The Pennsylvania Convention Center Annex was filled with the redolent scents of artisanal cheese, creamy gelato, freshly-baked bread and biscotti, and premium steeped tea last Sunday. These scents formed the aromatic calling card for the
Philly Farm and Food Fest
, which was co-organized by Fair Food
and the Pennsylvania Association for Sustainable Agriculture (PASA)
. One of the highlights of the convention was a panel discussion on the Green Space Alliance’s recent study “Transforming open space to sustainable farm enterprises.”
The panel discussion started with an outline of Green Space Alliance’s (GSA’s)
findings, which include recommendations on public outreach, zoning and planning, and urban areas. One of the chief findings is that GSA should extend an arm to local governments, land trusts, and conservancies to generate knowledge about sustainable farming. Under zoning, the study concludes that specific ordinance definitions should be drafted, says Justin Keller, an architect with Simone Collins Landscape Architecture
, which prepared the study for GSA.
Finally, the study advises that incentives be created for urban farms that bolster stormwater management through the elimination of impervious surfaces. It specifically pinpoints urban farms as sources of sorely-needed nourishment in food deserts and job creators in neighborhoods with rampant unemployment. GSA found that the city of Philadelphia has nearly 2,500 acres that can be used for farming, which could yield a crop value between $6.4 and $10.8 million, says Peter Simone, also an architect with Simone Collins.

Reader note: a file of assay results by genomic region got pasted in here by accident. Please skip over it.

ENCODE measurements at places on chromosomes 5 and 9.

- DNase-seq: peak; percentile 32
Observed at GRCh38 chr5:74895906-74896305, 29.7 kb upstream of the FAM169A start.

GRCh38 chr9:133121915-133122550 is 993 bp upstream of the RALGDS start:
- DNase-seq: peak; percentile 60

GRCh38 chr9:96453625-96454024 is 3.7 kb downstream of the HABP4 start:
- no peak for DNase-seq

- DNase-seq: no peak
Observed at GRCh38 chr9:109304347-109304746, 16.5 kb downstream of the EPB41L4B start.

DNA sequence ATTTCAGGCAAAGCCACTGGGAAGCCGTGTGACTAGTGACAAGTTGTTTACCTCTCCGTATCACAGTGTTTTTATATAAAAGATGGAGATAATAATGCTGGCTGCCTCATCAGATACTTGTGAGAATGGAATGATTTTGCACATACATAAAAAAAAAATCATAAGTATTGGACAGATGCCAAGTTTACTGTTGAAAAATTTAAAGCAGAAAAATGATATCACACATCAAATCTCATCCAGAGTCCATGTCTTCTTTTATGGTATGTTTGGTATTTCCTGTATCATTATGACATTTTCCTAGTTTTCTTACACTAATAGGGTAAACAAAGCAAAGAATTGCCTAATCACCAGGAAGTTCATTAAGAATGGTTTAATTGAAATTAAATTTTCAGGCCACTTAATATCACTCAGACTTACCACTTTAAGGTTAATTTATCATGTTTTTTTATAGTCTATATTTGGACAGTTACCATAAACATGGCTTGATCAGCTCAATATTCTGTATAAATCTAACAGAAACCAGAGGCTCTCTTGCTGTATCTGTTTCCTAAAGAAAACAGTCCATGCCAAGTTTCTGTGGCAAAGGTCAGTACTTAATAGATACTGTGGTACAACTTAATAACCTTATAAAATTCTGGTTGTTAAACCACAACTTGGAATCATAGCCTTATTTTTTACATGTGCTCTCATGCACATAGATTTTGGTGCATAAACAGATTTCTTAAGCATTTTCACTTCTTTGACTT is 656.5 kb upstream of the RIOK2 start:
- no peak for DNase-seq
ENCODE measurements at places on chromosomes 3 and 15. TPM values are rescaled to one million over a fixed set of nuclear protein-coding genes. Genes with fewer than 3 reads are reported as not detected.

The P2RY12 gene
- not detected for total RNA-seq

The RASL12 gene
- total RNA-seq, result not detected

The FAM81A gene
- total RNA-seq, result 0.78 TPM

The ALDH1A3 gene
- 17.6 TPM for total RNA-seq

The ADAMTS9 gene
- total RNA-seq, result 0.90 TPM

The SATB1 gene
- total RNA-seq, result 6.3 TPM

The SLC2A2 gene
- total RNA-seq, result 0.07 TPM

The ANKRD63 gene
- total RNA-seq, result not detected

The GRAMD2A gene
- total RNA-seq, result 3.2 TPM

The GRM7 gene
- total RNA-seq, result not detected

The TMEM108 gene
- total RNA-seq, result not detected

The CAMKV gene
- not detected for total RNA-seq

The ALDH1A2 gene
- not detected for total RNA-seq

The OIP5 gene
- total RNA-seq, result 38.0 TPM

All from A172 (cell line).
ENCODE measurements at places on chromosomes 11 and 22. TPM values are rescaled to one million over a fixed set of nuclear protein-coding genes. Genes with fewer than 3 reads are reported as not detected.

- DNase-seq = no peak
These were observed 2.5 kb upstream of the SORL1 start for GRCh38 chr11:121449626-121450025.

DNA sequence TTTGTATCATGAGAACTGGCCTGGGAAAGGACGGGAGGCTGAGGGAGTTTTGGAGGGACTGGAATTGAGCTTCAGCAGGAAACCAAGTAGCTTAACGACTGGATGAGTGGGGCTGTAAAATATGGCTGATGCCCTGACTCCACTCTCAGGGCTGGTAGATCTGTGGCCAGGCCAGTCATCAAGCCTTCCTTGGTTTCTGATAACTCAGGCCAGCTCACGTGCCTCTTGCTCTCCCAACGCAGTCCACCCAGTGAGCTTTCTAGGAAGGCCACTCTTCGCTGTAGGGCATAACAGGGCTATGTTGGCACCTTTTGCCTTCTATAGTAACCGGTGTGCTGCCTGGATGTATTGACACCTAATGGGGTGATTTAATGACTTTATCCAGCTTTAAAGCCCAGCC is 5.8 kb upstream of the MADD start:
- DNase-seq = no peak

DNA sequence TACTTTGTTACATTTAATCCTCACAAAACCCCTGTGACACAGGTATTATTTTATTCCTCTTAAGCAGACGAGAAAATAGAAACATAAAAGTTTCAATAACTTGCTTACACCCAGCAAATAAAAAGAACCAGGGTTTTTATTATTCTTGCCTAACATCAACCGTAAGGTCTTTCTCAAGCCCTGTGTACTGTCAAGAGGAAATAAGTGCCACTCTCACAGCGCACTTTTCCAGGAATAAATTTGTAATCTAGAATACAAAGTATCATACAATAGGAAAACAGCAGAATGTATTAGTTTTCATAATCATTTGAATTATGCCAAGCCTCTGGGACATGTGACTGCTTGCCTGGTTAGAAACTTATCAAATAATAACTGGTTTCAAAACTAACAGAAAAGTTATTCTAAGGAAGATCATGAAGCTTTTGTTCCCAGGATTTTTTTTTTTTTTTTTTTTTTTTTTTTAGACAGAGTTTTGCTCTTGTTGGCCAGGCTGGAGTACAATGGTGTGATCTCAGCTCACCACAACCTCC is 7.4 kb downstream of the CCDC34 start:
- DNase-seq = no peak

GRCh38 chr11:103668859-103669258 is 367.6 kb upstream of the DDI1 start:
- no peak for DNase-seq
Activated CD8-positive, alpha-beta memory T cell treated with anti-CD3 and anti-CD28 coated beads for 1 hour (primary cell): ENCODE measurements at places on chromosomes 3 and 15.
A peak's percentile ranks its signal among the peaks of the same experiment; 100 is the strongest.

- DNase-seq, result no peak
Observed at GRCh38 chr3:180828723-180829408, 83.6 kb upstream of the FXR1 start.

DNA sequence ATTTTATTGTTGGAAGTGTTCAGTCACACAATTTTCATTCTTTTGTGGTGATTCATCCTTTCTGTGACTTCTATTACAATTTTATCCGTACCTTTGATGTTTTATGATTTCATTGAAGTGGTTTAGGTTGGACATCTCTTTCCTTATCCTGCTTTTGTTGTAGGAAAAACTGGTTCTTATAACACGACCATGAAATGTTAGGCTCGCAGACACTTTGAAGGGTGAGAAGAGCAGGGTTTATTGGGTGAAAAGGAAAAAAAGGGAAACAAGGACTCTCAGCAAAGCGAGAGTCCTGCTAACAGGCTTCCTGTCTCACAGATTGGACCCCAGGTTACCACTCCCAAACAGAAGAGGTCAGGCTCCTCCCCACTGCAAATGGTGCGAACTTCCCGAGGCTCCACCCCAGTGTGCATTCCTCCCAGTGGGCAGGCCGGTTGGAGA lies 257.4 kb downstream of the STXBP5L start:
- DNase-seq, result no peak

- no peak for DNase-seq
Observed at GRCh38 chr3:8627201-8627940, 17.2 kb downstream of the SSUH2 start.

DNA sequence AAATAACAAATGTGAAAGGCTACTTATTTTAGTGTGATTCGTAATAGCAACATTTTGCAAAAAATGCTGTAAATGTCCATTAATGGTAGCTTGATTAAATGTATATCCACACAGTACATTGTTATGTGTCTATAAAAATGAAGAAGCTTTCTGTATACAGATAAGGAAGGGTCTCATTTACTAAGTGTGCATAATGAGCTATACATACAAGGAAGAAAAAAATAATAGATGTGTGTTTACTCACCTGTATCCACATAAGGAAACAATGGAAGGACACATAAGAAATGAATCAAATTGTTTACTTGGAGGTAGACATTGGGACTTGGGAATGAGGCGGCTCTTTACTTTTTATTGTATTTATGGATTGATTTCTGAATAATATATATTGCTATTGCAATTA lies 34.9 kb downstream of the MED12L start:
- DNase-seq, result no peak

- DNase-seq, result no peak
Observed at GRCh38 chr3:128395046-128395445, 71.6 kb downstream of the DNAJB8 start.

After Simone Collins presented the study, three panelists offered conference-goers some feedback. Nic Esposito, who farms at East Kensington’s Emerald St. Urban Farm
, is interested in the study’s examination of municipal land, as his farm is owned by three different city agencies. While the study looks at both CSAs and farms that donate food, Esposito makes sure to mention that Emerald St. donates all the food it generates from chickens and bees. He also adds that Councilwoman Sanchez and Councilman Green’s land bank resolution in City Council
would be an asset for urban farming on vacant land.
Another panelist was Joan Blaustein, chair of the Philadelphia Food Policy Council and a director in the city’s department of Parks and Recreation
. Blaustein, who grows food in her own backyard garden, emphasizes the practical nature of urban gardening. Urban gardens “should satisfy the social needs of people in the city,” says Blaustein. She proceeds to give the city a pat on the back for emphasizing urban farms in its Greenworks
plan and mentioning it in its new zoning code
The third panelist was Fred DeLong, a project director at the Willistown Conservation Trust
and Rushton Farm
in Chester County. DeLong differs from the other panelists in that his farm certainly isn’t urban. Nonetheless, he has a similar goal to the study and his fellow panelists. “Willistown Conservation Trust wants to connect people to the land,” says DeLong. He adds that within the trust is the Rushton Farm, which is a natural community-supported agriculture (CSA) within an 80-acre nature preserve.
Justin Keller, Peter Simone, Nic Esposito, Joan Blaustein, and Fred DeLong, panelists at Philly Farm and Food Fest
Illustration courtesy of Philly Farm and Food Fest